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3 out of 53 out of 53 out of 53 out of 53 out of 5 3.00 (8,564 ratings) (rate this audio book) Author: Joan Didion Narrator: Kimberly Farr Publisher: Penguin Random House Format: Unabridged Audiobook Delivery: Instant Download Audio Length: Release Date: November 2011 ISBN: 9780307940872
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From one of our most powerful writers, a work of stunning frankness about losing a daughter. Richly textured with bits of her own childhood and married life with her husband, John Gregory Dunne, and daughter, Quintana Roo, this new book by Joan Didion examines her thoughts, fears, and doubts regarding having children, illness, and growing old.
 
Blue Nights opens on July 26, 2010, as Didion thinks back to Quintana’s wedding in New York seven years before. Today would be her wedding anniversary. This fact triggers vivid snapshots of Quintana’s childhood—in Malibu, in Brentwood, at school in Holmby Hills. Reflecting on her daughter but also on her role as a parent, Didion asks the candid questions any parent might about how she feels she failed either because cues were not taken or perhaps displaced. “How could I have missed what was clearly there to be seen?” Finally, perhaps we all remain unknown to each other. Seamlessly woven in are incidents Didion sees as underscoring her own age, something she finds hard to acknowledge, much less accept.
 
Blue Nights—the long, light evening hours that signal the summer solstice, “the opposite of the dying of the brightness, but also its warning”—like The Year of Magical Thinking before it, is an iconic book of incisive and electric honesty, haunting and profoundly moving. Download and start listening now!

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Quotes & Awards

  • “For the great many of us who cherish Joan Didion, who can never get enough of her voice and her brilliant, fragile, endearing, pitiless persona, [Blue Nights] is a gift.”

    Newsday

  • “Didion has translated the sad hum of her thoughts into a profound meditation on mortality. The result aches with a wisdom that feels dreadfully earned.”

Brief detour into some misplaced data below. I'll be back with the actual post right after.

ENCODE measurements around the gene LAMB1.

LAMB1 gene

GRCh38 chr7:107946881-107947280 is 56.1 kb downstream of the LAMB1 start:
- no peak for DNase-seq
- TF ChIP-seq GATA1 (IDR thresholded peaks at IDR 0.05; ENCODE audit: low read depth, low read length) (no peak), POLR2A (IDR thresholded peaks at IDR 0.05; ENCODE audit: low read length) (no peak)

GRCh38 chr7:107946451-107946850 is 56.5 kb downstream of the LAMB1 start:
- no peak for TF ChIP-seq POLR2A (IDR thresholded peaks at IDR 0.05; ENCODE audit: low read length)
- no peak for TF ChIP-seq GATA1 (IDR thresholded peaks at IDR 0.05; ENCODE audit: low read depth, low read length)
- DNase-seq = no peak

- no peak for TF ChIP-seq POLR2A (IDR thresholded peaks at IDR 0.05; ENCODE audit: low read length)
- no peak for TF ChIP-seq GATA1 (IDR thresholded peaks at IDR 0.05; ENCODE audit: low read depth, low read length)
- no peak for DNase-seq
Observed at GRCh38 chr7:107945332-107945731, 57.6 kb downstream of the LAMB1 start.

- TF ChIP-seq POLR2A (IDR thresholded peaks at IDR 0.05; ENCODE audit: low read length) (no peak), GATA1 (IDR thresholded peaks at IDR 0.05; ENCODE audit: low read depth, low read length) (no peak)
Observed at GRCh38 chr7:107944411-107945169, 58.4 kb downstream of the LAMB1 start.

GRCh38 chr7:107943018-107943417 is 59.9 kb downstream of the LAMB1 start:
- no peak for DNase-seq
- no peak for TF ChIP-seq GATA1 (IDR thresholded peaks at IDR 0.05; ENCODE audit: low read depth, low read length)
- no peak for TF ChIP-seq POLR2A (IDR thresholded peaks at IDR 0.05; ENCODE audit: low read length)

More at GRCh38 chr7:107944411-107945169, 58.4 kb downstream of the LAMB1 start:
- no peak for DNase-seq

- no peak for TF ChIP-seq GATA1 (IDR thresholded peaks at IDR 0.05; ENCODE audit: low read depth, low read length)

Economist

  • “Profoundly moving…This is first and last a meditation on mortality.”

    San Francisco Chronicle

  • “Joan Didion is a brilliant observer, a powerful thinker, a writer whose work has been central to the times in which she has lived. Blue Nights continues her legacy.”

    Boston Globe

  • “Incantatory…A beautiful condolence note to humanity about some of the painful realities of the human condition.”

    Washington Post

  • Darkly riveting . . . The cumulative effect of watching her finger her recollections like beads on a rosary is unexpectedly instructive. None of us can escape death, but Blue Nights shows how Didion has, with the devastating force of her penetrating mind, learned to simply abide. Louisa Kamps, Elle
  • A scalpel-sharp memoir of motherhood and loss . . . Now coping with not only grief and regret but also illness and age, Didion is courageous in both her candor and artistry, ensuring that this infinitely sad yet beguiling book of distilled reflections and remembrance is graceful and illuminating in its blue musings. Donna Seaman, Booklist
  • Brilliant...Nothing Didion has written since Play It As It Lays seems to me as right and true as Blue Nights. Nothing she has written seems as purposeful and urgent to be told. Joe Woodward, Huffington Post
  • “[Didion] often finds captivating, unparalleled grooves. Her expansive thinking…is particularly striking. The A. V. Club
  • The reader only senses how intimately she understands her instrument. Her sentences are unquestionably taut, rhythmic and precise. Time Out NY
  • A searing, incisive look at grief and loss by one of the most celebrated memoirists of our time. Relevant Magazine
  • "Both Fascinating and heartbreaking. Marie Claire